1) Central difference
 dy  yi +1 − yi−1
  ≈ (2)
 dx i 2λ
2) Forward difference
 dy  yi+1 − yi
  ≈ (3)
 dx i λ
3) Backward difference
 dy  yi − yi −1
  ≈ (4)
 dx i λ
The last equations are called a finite-difference equation. Solving these equations gives an approximate solution to the
differential equation.
In an analogous way, we can obtain finite difference approximations to higher order derivatives and differential
operators. For example, by using the above central difference formula with step λ/2 for (x + λ/2) and (x − λ/2) and then
applying a central difference formula for the derivative at xi, we obtain the central difference approximation of the second
 d 2 y  yi+1 − 2yi + yi−1
 2 ≈ (5)
 dx i λ2
By differentiating Equation (5) one, obtains the central difference expression for the third derivative as
 d 3 y  yi+2 − 2yi+1 + 2yi −1 + yi−2
 3 ≈ (6)
 dx i 2λ 3
These last two expressions are sufficient to solve the beam resting on an elastic foundations problem by FDM.


The differential equation of the deflection curve for a bending beam is given by:

EI = −M (7)
dx 2
- E is Young’s modulus;
- I is the moment of inertia;
- M is bending moment.
By differentiating the above equation, with respect to x and taking into account relationship between bending moment
and shearing force, we obtain expression of the shearing force:

d3 y
EI = −V (8)
dx 3
By substituting Equations (5) and (6) into Equations (7) and (8) we have:
( yi+1 − 2yi + yi−1 ) = −M i (9)
( yi+2 − 2yi+1 + 2yi−1 + yi−2 ) = −Vi (10)
2λ 3
For a foundation beam, by considering Winkler’s concept, one can replace the foundation with a series of
concentrated springs on the base of the footing, as shown in Fig.1. The soil pressure at any point on the beam is directly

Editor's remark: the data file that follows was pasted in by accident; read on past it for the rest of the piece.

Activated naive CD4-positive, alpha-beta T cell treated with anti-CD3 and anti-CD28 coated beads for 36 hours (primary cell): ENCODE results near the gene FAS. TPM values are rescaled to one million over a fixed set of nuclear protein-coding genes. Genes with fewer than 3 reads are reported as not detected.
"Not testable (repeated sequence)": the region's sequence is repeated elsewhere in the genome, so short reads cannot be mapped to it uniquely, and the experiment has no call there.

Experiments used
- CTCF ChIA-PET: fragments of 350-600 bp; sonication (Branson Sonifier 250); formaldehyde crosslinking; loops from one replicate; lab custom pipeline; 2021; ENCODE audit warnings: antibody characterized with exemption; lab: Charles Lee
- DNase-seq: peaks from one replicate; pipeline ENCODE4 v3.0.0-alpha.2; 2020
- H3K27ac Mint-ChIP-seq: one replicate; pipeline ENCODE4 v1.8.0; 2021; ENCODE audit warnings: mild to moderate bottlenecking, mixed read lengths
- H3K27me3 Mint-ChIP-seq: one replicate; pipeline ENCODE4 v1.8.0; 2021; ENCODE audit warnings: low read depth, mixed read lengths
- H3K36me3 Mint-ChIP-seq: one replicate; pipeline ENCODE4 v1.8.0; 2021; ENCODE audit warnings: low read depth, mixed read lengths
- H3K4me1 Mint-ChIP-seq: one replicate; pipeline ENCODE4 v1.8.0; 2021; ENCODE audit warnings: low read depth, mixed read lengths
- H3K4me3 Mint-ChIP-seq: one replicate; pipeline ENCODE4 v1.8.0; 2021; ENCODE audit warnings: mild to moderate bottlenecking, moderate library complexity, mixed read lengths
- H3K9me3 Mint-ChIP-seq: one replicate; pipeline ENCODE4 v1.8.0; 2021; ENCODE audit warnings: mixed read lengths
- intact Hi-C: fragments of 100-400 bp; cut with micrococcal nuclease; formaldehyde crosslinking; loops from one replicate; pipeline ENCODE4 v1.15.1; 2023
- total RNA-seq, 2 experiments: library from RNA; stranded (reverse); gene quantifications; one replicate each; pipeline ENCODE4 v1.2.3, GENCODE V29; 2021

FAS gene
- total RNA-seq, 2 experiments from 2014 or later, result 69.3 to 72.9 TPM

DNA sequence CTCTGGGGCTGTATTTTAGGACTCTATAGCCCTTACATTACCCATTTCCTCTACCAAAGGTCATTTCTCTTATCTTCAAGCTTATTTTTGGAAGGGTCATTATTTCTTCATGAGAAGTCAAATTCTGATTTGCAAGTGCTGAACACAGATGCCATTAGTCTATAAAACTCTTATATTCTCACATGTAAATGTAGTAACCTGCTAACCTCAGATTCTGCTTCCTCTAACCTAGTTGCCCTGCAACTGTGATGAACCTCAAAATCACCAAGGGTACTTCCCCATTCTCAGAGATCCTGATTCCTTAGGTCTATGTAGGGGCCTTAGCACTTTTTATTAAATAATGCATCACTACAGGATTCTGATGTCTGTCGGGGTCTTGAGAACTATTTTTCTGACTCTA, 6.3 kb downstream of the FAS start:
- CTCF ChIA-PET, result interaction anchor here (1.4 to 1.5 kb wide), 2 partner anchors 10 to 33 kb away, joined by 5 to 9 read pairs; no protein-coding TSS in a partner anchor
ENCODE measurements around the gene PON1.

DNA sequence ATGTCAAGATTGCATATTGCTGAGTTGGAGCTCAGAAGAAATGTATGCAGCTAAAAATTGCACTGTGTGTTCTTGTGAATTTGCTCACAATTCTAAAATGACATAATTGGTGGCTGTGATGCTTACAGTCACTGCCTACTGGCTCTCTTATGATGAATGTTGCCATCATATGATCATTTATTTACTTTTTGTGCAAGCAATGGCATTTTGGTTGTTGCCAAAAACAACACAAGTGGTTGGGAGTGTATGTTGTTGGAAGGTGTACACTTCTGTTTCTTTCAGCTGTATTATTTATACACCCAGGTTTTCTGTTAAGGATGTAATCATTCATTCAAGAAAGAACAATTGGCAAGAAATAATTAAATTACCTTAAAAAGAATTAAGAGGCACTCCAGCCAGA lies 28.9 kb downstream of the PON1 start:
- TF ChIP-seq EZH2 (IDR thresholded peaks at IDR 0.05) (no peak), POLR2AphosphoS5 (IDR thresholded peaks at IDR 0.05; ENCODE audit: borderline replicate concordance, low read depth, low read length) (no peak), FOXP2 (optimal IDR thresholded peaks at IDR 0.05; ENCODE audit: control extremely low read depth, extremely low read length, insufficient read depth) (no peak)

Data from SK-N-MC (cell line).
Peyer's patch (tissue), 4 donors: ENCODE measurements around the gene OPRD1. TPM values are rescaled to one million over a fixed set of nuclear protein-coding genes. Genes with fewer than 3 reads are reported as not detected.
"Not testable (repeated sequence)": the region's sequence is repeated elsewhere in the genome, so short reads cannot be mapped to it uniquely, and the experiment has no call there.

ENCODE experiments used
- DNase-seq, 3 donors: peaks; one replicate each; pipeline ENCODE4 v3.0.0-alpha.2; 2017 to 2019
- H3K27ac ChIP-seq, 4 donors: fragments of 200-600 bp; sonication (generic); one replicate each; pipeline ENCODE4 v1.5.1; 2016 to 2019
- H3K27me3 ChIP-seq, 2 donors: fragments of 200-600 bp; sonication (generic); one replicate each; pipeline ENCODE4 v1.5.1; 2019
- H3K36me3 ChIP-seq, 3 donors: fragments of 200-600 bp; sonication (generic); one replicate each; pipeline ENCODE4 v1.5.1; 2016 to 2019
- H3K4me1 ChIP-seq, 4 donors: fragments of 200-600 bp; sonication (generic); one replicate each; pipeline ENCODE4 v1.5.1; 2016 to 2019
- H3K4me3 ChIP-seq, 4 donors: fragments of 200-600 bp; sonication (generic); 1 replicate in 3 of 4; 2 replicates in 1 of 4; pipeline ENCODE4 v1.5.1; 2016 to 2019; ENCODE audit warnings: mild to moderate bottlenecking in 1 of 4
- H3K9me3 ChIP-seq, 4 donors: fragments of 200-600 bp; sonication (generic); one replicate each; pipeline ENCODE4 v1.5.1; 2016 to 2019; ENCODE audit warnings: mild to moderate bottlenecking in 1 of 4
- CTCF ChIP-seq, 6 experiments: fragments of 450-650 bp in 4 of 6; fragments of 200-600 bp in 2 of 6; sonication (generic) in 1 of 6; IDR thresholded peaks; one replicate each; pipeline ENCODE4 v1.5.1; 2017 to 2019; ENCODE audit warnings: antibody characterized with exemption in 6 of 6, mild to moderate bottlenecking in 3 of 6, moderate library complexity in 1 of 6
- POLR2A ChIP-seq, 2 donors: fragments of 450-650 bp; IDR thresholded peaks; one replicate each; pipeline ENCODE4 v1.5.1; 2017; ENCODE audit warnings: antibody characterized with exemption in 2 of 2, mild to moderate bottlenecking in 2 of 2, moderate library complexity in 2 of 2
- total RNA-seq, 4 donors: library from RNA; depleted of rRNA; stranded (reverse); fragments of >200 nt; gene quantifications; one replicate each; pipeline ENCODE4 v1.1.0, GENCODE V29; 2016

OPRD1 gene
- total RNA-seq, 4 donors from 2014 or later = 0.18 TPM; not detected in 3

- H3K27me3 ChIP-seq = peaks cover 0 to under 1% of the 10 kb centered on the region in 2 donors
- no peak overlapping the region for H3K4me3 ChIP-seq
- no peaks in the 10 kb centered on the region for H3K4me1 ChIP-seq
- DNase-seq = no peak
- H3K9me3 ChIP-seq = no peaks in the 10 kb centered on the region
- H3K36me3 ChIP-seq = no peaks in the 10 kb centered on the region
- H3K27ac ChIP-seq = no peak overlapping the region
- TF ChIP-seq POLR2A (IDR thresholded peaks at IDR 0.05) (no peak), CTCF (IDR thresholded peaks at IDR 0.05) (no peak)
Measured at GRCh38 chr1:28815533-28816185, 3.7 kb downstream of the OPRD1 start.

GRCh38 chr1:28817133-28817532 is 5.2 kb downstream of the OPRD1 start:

proportional with beam deflection (y) and modulus of subgrade reaction (k). For instance at the point i, soil pressure is
related by:

( p )i = k ⋅ ( y )i (11)

Fig. 1 Winkler’s concept

By discretizing the beam domain into n elements of ∆x = λ = constant, and considering pressure distribution of soil
given by known function p = f(x), one can compute the soil reaction against the beam, at each node i = 1 to n + 1. One may
use any type of pressure distribution of soil to footing (for details see [4]), but for computational simplicity a stepped
pressure distribution is use. Thus, the reactions against the beam of Fig. 2 become:

( R ) k = ( p )k ⋅ λ ⋅ B = k ⋅ ( y )k ⋅ λ ⋅ B for k = 2 to i-1 (12)

( R )1 = ( p )1 ⋅ 1 λ ⋅ B = k ⋅ ( y )1 ⋅ 1 λ ⋅ B (13)
2 2
1 1
( R )i = ( p )i ⋅ λ ⋅ B = k ⋅ ( y )i ⋅ λ ⋅ B (14)
2 2
where B is width of footing.

Fig. 2 Mathematical model for the FD solution for a beam on elastic foundation

By transposing Equation (7) in finite differences, for each node composing the grid, except extremity points (to avoid
limit condition), the bending moment at the point k = 2 to i-1 is given by:

EI  j=i−1 
2 ( k −1
y − 2y k + y k +1 ) = −  ∑ R j ( k − j) λ − ∑ M P + (−)∑ M  (15)
λ  j=1 
- MP is the bending moment of axial loads;
- M is concentrated moment.
Making notation EI / λ2 = C and arranging, we have:
j=i −1
Cy k −1 − 2Cy k + Cy k +1 + ∑ R j ( k − j) λ = ∑ M P + (−)∑ M (16)

Thus we have obtained i-2 equations in i unknown values of displacements y. The number of equations with finite
differences being less than unknown’s number, we must complete with two equilibrium equations.
The sum of the moments with respect to right end, for instance:
j=i −1 m =1

∑ R ⋅ ∏ m⋅λ = ∑M
m =i −1
P (17)

and the sum of forces in the vertical direction:


∑R = ∑P
i (18)

We have now obtained i simultaneous linear equations in i unknown values of displacements y.

Cy1 − 2Cy 2 + Cy3 + R 1 ⋅ λ = ∑ ( M P )1 + (−)∑ ( M )1
Cy 2 − 2Cy3 + Cy 4 + R 1 ⋅ 2λ + R 2 ⋅ λ = ∑ ( M P ) 2 + (−)∑ ( M )2
Cy3 − 2Cy 4 + Cy5 + R1 ⋅ 3λ + R 2 ⋅ 2λ + R 3 ⋅ λ = ∑ ( M P )3 + (−)∑ ( M )3
M (19)
Cyi −2 − 2Cyi−1 + Cyi + R1 ⋅ ( i − 1) λ + R 2 ⋅ ( i − 2 ) λ + ... + R i−1 ⋅ λ = ∑ ( M P )i−1 + (−)∑ ( M )i−1
R1 ⋅ ( i − 1) λ + R 2 ⋅ ( i − 2 ) λ + R 3 ⋅ ( i − 3) λ + ... + R i−1 ⋅ λ = ∑ ( M P )i + (−)∑ ( M )i